Tmall Spotlights Fruit: More than 25,000 brands, nearly twice as many as 2019, from 92 countries and regions are participating in this year’s 6.18 festival on Tmall. Imported fresh food from Thailand, Malaysia, Singapore, Chile and Russia will be offered for the first time via their country flagship stores on Tmall. Meanwhile, the Netherlands and Hokkaido, Japan are scheduled to open their respective flagship stores in June.
How China’s Expansion of Ecommerce Zones Could Benefit Overseas Food Companies: China has expanded its cross border ecommerce zone scheme to help bounce back post-COVID. The country has approved 46 new pilot cross border ecommerce zones to join the existing 59 zones. Many of the newly-added locations are also in smaller ‘second-‘ and ‘third-tier’ cities, where food imports are less readily available.
Chinese Domestic Air Travel Recovery Continues: Domestic air travel has just now topped 60% of its 2019 level. As an indicator of improving consumer confidence – and a lack of alternatives – hotel occupancy on Hainan Island has now exceeded 2019’s rates year-on-year. Tax-free shopping on the island has increased to ¥100K ($14K), which is also helping to bump up numbers. Increased demand for travel to Hainan has seen the launch of a new airline, Sanya International Airlines.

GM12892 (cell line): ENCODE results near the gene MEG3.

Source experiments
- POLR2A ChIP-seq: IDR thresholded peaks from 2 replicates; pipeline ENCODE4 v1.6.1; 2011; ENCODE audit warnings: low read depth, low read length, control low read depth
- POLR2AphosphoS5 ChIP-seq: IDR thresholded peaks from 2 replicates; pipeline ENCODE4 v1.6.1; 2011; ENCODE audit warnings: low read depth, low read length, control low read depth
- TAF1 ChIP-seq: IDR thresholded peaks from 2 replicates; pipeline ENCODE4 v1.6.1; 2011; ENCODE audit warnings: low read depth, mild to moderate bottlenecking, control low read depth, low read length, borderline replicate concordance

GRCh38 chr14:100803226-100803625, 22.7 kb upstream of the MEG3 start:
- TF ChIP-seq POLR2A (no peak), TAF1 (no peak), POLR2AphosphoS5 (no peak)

China Home Prices Up Most in Seven Months as Economy Reopens: China’s house prices rose at the fastest pace in seven months in May, as the property market continues its rapid recovery from the coronavirus shutdowns. New-home prices in 70 major cities, excluding state-subsidized housing, increased 0.49% last month, up from a 0.42% gain in April. Values in the secondary market, which is largely free from government intervention, gained 0.24%, also the most in seven months.
Luxury Brands Look to Online Sales in China in Aftermath of Pandemic: April sales were basically equal to last year according Adriel Chan, CEO of Hang Lung Properties who owns 11 mostly high-end shopping centres in China. Chan noted “the luxury brands’ CEOs that we talked to just a year ago were saying that online sales were accounting for 5 to 7 percent, and they saw it going up to maybe 15 percent when we most recently spoke to them.” There are two particularities of Chinese consumers that are different to other markets — they are the youngest luxury consumers with a sweet spot between 25 and 35 years of age, and they are the most digital.